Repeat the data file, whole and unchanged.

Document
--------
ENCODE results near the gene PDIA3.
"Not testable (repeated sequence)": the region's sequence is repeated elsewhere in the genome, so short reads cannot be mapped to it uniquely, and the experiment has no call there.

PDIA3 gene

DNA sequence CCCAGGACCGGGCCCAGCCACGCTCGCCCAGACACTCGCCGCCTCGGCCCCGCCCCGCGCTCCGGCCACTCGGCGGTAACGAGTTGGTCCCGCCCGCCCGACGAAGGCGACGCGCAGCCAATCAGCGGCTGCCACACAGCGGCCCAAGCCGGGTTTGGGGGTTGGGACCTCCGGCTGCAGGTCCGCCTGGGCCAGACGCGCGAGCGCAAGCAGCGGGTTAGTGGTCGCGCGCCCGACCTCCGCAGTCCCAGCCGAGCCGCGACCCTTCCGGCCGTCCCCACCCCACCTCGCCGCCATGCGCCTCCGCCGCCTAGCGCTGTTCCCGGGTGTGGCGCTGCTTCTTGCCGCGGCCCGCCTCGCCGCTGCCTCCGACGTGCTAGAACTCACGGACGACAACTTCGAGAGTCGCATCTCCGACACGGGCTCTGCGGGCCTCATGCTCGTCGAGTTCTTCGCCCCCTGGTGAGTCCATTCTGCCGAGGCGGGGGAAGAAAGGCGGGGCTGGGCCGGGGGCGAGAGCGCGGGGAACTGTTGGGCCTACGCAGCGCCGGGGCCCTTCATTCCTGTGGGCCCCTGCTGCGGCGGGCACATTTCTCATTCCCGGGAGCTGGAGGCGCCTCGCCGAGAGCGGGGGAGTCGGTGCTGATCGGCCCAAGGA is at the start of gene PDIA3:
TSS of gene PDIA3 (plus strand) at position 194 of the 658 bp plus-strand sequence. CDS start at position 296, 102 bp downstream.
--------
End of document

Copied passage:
ENCODE results near the gene PDIA3.
"Not testable (repeated sequence)": the region's sequence is repeated elsewhere in the genome, so short reads cannot be mapped to it uniquely, and the experiment has no call there.

PDIA3 gene

DNA sequence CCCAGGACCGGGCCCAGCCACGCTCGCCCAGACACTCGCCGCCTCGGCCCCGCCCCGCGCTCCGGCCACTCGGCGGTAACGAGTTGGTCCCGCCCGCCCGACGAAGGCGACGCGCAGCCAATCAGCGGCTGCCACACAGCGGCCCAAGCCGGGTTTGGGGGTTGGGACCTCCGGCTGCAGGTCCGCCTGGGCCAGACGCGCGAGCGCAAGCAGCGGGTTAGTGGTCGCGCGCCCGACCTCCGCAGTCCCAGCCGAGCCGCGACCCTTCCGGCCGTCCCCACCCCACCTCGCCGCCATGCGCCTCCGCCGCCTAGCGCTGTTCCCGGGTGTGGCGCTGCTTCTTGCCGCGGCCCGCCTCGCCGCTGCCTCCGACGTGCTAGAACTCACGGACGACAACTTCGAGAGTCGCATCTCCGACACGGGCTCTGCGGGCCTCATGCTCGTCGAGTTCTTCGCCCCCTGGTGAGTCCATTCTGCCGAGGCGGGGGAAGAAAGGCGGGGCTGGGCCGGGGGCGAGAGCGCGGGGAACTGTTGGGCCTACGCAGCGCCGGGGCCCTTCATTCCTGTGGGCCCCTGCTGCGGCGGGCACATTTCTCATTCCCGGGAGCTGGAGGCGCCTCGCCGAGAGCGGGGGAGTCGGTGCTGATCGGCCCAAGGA is at the start of gene PDIA3:
TSS of gene PDIA3 (plus strand) at position 194 of the 658 bp plus-strand sequence. CDS start at position 296, 102 bp downstream.